We consider a set of users at time , where each user wants to watch a video file from a library of possible files. Corresponding to the HAS model [9], each video file is segmented in chunks of seconds duration, and each segment is encoded in several representations, each representation providing a different average encoding bit rate. Further, each segment starts with a random access point of the stream, thus allowing a video client to concatenate segments from different representations during the playback. A video client sequentially issues HTTP GET or GET RANGE requests to download individual segments. The meta information about available segments and representations is downloaded by the client prior to starting the streaming session, e.g., in form of an XML file, called Manifest or Media Presentation Description (MPD). An example for this technology is the open standard MPEG-DASH [10].

If a segment is not downloaded until its playback deadline, a buffer underrun occurs, typically followed by a rebuffering period, during which the playback is halted. In addition, a video client might initially delay the start of the playback in order to prebuffer a certain amount of video (start-up delay).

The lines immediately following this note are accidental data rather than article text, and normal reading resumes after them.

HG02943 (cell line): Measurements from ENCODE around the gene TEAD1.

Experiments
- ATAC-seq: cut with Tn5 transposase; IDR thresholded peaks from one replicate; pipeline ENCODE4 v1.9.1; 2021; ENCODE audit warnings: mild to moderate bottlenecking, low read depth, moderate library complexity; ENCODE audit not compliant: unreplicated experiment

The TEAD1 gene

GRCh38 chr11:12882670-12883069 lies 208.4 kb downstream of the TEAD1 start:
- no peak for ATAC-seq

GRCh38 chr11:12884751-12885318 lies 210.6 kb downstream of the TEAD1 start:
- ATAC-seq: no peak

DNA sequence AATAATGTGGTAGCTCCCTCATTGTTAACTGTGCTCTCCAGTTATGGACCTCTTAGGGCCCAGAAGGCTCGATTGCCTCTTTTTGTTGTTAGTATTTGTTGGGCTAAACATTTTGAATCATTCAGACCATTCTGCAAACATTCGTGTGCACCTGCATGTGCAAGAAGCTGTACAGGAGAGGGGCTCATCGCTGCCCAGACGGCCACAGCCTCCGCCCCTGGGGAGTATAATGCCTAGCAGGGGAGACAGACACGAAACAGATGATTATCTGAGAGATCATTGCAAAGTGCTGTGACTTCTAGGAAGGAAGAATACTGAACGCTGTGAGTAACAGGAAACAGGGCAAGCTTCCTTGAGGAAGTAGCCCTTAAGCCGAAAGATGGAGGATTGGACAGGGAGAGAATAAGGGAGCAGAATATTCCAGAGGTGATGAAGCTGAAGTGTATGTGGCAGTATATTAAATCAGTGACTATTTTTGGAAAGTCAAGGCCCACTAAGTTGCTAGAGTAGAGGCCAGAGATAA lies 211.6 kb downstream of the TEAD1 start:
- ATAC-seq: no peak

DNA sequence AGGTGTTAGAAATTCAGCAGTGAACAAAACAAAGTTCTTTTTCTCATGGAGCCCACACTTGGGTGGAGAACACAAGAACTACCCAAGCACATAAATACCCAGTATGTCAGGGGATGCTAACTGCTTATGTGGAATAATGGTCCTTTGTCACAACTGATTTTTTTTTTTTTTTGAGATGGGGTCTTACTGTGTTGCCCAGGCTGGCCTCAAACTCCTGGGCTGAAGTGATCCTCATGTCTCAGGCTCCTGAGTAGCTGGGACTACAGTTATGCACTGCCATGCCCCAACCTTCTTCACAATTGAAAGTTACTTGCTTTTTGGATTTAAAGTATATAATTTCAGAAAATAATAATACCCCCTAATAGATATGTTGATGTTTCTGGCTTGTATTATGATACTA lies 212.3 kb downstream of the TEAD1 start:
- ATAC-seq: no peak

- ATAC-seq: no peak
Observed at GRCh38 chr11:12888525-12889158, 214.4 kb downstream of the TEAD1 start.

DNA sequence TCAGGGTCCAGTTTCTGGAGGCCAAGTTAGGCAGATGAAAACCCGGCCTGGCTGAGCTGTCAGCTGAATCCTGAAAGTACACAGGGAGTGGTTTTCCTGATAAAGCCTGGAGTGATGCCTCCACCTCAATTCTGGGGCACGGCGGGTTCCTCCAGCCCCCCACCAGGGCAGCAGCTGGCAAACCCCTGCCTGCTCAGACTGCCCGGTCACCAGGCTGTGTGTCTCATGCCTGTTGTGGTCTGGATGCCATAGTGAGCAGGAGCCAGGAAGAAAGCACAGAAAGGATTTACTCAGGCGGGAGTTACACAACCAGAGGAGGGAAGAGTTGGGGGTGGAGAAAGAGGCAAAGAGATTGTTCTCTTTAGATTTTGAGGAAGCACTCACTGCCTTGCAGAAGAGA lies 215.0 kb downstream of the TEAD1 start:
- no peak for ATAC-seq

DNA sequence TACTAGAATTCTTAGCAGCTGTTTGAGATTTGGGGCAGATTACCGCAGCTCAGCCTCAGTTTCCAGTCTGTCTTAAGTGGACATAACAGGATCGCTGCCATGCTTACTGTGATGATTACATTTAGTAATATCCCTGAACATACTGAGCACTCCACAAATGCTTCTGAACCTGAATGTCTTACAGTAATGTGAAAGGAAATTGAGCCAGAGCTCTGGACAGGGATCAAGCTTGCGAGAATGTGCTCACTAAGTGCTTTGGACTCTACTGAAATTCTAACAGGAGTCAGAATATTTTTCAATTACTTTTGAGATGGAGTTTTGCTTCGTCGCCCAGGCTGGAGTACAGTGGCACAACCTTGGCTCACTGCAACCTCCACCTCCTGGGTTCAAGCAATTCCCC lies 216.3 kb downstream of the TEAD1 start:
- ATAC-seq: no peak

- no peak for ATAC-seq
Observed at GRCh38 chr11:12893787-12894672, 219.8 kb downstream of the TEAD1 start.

The goal of a video client is to maintain a high QoE by adapting the media bit rate to the available network throughput. Among the main factors influencing the QoE are the (1) amount of time spent in rebuffering and the distribution of rebuffering event over the streaming session, (2) the average and minimum video quality during the streaming session, (3) the number and distribution of quality changes, and (4) the duration of the start-up delay. The exact nature of QoE for adaptive streaming is an ongoing research problem, see also Section II.

Iii-B Wireless network model

We consider a wireless network with multiple user nodes and base stations sharing the wireless resource. The base stations either store cached video files, or have a (wired or wireless) connection to some video server, which we assume not to be the system bottleneck. In general, some user nodes might also participate in distribution of video data; therefore, we generally refer to base stations and user nodes serving as streaming sources as ”helpers”.